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The South African child death review pilot: A multiagency approach to strengthen healthcare and protection for children

Shanaaz Mathews, Lorna J Martin, David Coetzee, Chris Scott, Threnesan Naidoo, Yasheen Brijmohun, Karisha Quarrie

Abstract


Background. Child mortality trends in South Africa (SA) show a decrease, but remain high and appear to have plateaued. To attain the new sustainable development goals, we need a better understanding of causes of death and the associated factors.

Objectives. To describe the SA child death review (CDR) pilot, the pattern of child deaths reviewed and the factors associated with these deaths.

Methods. CDR teams were established at two pilot sites, Salt River mortuary (Western Cape Province) and Phoenix mortuary (KwaZulu-Natal Province). All child deaths were reviewed by a multidisciplinary team at the pilot sites for the period 1 January 2014 - 31 December 2014.

Results. The CDR pilot reviewed 711 cases. Over half (53.3%) were natural deaths, as opposed to 42.6% non-natural deaths. Most infant deaths (83.9%) were due to natural causes, while 91.7% of deaths in the 15 - 17-year-old age group were due to injuries. The leading cause of deaths reviewed (30.8%) was respiratory tract infection (RTI), mainly among infants (51.6%). Homicide was the second most common cause of death and affected children of all ages, with the highest burden (52.8%) in the 15 - 17-year age group. Child abuse and neglect accounted for 11.3% of deaths. RTI was shown to be more likely after the neonatal period (odds ratio (OR) 2.92; p<0.000) and in preterm infants (OR 1.98; p=0.005).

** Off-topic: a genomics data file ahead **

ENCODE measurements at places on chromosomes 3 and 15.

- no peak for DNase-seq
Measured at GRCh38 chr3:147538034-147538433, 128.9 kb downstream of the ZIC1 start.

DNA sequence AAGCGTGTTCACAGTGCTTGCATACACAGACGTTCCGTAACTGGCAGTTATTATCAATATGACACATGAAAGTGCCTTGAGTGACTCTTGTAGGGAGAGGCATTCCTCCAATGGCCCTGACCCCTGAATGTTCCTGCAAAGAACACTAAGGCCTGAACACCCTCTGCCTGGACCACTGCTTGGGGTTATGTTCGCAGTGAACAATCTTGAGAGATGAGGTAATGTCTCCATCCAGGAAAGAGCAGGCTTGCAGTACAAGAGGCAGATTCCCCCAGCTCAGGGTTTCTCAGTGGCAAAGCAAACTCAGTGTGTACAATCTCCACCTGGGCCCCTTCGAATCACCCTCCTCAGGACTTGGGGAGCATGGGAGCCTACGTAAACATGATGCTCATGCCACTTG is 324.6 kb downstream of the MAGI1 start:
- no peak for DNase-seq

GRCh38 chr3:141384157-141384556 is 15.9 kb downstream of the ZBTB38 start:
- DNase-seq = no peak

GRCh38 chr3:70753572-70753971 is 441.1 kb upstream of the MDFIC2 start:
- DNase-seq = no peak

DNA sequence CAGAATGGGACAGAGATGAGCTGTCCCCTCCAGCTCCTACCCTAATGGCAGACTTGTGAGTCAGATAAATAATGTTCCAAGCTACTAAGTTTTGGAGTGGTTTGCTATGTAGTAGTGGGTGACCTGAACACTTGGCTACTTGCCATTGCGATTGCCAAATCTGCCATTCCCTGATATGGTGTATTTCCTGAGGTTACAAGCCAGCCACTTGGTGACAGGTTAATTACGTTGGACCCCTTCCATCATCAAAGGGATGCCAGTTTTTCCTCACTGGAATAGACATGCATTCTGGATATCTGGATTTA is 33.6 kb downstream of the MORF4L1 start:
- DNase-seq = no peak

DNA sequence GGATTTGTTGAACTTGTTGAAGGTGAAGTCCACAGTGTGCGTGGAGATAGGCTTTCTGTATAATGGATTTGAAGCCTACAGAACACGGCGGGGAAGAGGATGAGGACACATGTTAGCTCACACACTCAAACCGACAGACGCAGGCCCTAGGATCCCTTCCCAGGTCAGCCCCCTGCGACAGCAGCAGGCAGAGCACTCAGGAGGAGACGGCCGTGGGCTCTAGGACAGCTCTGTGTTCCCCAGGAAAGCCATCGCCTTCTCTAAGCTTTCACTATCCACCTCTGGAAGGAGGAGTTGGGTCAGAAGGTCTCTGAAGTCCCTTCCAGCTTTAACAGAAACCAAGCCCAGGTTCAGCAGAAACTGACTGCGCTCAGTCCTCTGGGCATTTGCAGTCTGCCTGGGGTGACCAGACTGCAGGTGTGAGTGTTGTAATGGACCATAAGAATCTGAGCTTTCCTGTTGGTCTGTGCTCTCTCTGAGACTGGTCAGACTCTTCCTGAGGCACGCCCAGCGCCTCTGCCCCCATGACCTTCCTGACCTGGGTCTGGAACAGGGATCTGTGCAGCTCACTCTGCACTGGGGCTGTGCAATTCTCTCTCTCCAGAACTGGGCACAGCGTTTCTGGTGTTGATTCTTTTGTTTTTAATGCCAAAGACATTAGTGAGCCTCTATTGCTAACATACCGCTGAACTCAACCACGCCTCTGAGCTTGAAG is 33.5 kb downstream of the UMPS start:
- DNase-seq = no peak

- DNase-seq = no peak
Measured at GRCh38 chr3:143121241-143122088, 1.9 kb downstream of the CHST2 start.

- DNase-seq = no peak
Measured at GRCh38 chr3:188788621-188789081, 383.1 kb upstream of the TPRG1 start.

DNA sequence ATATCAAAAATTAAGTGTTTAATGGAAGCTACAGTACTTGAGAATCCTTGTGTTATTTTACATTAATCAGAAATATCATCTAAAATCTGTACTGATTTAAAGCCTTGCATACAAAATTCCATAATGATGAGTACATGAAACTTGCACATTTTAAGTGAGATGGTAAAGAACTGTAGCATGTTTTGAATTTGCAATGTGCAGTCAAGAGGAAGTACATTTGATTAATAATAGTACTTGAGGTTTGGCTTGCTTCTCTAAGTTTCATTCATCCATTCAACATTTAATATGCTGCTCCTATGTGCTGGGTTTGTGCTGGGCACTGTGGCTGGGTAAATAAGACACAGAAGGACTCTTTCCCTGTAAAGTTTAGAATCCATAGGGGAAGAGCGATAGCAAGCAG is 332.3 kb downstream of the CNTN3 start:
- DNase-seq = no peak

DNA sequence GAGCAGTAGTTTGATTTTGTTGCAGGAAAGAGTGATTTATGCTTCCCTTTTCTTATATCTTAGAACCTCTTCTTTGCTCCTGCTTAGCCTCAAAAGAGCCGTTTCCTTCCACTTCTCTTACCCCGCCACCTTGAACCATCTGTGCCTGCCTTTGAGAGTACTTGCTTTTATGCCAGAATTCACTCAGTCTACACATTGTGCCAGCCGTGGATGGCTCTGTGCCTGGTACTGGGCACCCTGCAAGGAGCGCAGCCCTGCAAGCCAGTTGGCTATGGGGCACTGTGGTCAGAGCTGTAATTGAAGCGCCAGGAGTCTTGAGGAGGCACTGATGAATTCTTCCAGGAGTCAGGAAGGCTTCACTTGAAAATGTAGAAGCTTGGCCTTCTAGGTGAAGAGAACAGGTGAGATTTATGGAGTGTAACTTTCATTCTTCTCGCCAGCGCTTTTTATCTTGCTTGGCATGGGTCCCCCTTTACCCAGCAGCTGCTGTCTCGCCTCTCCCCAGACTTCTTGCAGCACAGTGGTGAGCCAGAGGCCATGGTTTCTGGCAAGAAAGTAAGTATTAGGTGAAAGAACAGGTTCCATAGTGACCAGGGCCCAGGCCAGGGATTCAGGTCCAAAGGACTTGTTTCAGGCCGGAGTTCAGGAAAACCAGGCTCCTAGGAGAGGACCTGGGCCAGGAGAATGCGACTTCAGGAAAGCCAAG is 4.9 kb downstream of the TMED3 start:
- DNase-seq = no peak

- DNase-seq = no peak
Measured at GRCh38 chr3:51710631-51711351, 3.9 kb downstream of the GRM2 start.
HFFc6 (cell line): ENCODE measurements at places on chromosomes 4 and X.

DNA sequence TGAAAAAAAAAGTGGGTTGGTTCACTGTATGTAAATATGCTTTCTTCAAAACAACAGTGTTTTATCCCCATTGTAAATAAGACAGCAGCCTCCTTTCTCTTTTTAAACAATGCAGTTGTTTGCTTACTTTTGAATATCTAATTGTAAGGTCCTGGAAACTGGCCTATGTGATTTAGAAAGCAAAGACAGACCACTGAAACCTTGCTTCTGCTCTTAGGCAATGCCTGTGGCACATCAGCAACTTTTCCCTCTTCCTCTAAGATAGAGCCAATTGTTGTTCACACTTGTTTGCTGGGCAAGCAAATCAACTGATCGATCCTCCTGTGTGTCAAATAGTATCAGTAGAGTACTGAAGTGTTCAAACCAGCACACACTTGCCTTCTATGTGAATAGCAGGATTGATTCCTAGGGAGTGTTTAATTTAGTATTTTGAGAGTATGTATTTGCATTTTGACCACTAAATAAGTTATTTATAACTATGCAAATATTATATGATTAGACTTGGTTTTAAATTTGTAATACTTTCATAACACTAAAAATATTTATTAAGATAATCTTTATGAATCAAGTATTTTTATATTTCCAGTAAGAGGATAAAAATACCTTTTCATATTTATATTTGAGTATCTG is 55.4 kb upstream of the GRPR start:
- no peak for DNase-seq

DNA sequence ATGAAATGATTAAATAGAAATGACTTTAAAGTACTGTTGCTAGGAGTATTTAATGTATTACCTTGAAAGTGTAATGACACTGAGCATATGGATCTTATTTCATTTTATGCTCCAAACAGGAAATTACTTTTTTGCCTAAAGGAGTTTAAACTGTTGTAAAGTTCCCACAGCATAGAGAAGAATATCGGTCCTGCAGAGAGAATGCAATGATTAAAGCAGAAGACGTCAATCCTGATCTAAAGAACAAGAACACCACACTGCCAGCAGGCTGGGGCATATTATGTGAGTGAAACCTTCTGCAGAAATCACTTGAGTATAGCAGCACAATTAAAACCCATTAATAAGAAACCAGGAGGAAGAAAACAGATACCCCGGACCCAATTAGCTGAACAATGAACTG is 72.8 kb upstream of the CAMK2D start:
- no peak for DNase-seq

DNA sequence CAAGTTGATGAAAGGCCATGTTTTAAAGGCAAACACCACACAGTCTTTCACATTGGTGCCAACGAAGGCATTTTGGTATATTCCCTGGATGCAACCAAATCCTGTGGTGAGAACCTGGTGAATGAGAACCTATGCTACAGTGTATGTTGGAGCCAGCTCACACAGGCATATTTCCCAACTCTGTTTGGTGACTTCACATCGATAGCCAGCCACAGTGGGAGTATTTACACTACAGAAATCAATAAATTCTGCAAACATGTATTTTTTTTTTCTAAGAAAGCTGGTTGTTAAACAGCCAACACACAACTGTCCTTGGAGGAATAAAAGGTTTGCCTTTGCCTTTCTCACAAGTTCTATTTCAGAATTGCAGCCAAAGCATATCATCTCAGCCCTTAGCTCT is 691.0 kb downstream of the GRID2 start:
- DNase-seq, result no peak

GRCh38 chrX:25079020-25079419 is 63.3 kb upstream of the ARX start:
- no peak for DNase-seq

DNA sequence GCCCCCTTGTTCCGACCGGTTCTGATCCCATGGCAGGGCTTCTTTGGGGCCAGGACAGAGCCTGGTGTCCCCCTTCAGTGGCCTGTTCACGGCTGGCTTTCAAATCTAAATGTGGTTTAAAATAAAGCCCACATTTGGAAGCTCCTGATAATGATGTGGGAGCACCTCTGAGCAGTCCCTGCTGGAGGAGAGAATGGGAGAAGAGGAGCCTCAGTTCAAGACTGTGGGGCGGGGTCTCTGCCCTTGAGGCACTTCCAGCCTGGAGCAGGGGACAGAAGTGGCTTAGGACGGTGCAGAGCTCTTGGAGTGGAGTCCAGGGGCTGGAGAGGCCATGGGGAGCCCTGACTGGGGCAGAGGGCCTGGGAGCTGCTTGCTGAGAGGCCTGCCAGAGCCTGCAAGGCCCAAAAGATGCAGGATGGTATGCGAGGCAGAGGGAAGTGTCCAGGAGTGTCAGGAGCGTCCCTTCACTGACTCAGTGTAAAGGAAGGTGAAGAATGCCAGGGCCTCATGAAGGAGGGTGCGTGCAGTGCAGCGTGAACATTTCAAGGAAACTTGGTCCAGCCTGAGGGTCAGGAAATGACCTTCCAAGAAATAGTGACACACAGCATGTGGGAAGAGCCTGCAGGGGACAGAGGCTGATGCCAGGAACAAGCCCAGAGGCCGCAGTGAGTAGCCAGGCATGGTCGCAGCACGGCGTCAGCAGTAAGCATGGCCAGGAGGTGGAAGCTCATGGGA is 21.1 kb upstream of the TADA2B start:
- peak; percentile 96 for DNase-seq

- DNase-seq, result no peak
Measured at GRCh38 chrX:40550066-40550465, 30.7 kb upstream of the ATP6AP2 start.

Conclusions. CDR teams have been effective in improving identification of the causes of out-of-hospital deaths, as well as by identifying remediable factors critical to reducing child deaths further.


Authors' affiliations

Shanaaz Mathews, Children’s Institute, Faculty of Health Sciences, University of Cape Town, South Africa

Lorna J Martin, Division of Forensic Medicine and Toxicology, Faculty of Health Sciences, University of Cape Town, South Africa

David Coetzee, Health Impact Assessment, Western Cape Department of Health, Cape Town, South Africa; School of Public Health and Family Medicine, Faculty of Health Sciences, University of Cape Town, South Africa

Chris Scott, Department of Paediatrics and Child Health, Faculty of Health Sciences, University of Cape Town, South Africa

Threnesan Naidoo, Forensic Pathology Services, KwaZulu-Natal Department of Health, Durban, South Africa; Department of Forensic Medicine, School of Laboratory Medicine and Medical Sciences, College of Health Sciences, Nelson R Mandela School of Medicine, University of KwaZulu-Natal, Durban, South Africa

Yasheen Brijmohun, Forensic Pathology Services, KwaZulu-Natal Department of Health, Durban, South Africa; Department of Forensic Medicine, School of Laboratory Medicine and Medical Sciences, College of Health Sciences, Nelson R Mandela School of Medicine, University of KwaZulu-Natal, Durban, South Africa

Karisha Quarrie, Forensic Pathology Services, KwaZulu-Natal Department of Health, Durban, South Africa

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Keywords

Child mortality; Child deaths; Respiratory tract infection; Fatal child abuse; Child death review; Health system strengthening

Cite this article

South African Medical Journal 2016;106(9):895-899. DOI:10.7196/SAMJ.2016.v106i9.11234

Article History

Date submitted: 2016-06-27
Date published: 2016-08-04

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